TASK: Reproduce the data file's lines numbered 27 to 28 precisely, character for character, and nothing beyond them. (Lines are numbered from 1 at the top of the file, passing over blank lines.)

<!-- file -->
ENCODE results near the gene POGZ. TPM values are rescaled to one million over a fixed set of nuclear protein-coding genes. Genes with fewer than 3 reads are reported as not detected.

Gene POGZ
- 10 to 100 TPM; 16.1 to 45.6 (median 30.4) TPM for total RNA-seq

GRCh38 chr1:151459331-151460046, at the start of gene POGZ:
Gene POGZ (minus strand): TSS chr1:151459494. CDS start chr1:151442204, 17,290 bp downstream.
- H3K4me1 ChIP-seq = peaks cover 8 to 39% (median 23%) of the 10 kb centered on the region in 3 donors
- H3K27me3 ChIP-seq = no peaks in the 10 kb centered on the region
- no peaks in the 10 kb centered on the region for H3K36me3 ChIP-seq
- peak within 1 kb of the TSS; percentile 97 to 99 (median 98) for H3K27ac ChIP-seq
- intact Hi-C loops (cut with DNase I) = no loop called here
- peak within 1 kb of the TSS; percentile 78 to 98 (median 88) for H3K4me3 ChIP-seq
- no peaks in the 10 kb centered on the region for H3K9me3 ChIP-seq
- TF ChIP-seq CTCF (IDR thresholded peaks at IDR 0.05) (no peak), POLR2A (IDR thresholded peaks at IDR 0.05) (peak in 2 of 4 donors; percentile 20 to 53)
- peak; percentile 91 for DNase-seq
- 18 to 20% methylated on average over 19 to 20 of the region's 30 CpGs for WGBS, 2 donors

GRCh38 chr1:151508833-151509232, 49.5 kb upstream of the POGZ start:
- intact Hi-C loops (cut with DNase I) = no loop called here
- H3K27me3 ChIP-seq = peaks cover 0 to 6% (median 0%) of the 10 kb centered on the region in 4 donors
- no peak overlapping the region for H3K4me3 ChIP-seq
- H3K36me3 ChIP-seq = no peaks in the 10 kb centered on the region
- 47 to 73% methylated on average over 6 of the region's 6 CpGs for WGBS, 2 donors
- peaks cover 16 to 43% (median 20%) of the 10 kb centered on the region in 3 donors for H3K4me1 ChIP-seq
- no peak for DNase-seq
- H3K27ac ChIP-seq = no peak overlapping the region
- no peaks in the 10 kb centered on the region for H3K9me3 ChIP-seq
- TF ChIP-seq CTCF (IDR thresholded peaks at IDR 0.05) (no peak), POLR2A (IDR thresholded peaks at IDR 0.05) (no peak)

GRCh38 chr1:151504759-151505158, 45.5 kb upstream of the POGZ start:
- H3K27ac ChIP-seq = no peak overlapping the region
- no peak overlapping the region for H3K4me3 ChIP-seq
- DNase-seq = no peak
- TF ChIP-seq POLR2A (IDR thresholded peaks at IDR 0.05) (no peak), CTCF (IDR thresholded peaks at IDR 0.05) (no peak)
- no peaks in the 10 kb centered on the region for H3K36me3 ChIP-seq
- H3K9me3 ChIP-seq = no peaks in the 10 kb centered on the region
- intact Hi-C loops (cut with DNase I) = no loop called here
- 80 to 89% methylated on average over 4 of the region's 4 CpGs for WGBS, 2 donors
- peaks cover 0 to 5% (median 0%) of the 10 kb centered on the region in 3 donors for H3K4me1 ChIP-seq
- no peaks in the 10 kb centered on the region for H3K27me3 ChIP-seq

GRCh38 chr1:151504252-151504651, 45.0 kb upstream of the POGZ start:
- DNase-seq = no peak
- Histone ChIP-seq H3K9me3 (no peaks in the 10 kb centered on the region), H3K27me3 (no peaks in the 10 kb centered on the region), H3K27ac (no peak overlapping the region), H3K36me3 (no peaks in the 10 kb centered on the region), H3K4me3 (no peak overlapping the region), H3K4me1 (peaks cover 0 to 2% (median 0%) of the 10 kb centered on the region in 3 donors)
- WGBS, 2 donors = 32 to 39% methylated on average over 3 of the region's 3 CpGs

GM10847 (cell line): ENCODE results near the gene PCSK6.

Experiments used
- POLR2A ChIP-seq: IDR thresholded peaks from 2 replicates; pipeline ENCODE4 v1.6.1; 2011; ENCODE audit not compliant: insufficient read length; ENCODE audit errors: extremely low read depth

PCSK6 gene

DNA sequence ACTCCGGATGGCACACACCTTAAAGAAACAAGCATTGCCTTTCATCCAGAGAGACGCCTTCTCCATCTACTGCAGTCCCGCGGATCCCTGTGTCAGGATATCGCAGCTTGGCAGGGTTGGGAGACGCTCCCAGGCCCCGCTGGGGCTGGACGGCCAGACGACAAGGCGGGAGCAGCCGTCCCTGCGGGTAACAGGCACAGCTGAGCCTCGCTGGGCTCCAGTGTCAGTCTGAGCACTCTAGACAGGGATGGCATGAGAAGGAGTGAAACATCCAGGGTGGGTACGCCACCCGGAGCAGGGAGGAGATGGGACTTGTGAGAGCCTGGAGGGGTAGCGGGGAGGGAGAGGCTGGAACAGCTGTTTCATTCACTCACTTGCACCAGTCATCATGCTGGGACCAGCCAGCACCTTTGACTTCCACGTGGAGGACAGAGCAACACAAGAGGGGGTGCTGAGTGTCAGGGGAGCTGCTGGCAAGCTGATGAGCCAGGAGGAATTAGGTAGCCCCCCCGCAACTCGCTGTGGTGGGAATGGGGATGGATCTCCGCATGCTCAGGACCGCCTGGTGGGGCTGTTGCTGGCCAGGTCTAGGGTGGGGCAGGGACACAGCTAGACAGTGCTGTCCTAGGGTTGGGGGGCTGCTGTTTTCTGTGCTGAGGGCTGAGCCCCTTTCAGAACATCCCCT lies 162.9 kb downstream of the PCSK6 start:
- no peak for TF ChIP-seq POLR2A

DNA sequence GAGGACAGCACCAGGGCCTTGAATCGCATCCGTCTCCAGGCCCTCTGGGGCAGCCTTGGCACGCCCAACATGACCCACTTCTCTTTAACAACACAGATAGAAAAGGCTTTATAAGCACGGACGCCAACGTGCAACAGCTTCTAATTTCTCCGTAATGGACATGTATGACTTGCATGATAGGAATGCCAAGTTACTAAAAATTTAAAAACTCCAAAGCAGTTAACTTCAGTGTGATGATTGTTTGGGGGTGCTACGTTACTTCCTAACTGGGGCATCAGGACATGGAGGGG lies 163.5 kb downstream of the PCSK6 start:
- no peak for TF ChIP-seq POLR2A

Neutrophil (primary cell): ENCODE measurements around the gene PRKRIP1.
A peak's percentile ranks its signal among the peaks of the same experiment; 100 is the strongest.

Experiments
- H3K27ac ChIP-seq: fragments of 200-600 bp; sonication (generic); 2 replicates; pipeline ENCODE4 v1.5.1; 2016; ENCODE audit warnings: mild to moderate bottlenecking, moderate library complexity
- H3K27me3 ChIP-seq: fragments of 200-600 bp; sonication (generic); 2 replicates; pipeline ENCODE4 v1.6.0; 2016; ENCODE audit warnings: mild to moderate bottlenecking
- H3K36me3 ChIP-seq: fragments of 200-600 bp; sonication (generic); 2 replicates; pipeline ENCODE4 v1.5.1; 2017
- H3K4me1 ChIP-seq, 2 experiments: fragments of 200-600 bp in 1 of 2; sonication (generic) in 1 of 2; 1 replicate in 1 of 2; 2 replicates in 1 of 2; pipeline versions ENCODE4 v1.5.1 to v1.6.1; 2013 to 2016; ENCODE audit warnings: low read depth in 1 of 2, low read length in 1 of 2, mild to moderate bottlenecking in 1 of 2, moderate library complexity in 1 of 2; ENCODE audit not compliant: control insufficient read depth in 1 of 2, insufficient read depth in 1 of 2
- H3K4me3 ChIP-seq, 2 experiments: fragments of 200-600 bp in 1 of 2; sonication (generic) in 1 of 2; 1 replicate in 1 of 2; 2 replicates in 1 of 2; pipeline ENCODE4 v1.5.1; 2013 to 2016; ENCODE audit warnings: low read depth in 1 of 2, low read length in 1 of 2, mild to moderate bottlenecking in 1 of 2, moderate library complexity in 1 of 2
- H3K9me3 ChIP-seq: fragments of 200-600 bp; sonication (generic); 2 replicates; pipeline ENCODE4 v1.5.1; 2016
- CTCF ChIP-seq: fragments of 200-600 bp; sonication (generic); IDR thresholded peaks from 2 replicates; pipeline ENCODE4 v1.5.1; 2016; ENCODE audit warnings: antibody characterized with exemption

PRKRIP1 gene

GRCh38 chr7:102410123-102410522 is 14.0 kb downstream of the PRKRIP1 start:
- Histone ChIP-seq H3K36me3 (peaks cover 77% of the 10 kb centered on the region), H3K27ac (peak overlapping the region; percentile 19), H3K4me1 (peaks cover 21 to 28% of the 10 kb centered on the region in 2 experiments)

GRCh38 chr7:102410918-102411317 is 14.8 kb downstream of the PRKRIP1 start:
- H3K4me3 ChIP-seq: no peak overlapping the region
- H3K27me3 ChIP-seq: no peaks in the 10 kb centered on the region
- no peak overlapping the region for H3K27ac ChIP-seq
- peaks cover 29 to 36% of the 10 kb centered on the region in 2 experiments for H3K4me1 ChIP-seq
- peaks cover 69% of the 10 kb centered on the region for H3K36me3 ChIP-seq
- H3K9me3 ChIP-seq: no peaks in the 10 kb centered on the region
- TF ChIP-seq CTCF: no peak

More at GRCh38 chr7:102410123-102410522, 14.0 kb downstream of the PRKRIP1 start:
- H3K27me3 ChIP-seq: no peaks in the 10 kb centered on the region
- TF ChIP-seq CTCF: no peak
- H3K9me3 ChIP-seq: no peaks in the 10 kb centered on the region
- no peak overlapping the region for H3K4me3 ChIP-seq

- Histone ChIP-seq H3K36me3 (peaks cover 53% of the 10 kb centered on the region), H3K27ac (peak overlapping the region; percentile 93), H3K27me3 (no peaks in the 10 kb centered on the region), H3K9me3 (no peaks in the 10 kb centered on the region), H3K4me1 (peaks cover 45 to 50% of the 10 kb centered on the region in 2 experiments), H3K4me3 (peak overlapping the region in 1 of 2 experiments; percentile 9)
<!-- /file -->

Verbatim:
GRCh38 chr1:151504759-151505158, 45.5 kb upstream of the POGZ start:
- H3K27ac ChIP-seq = no peak overlapping the region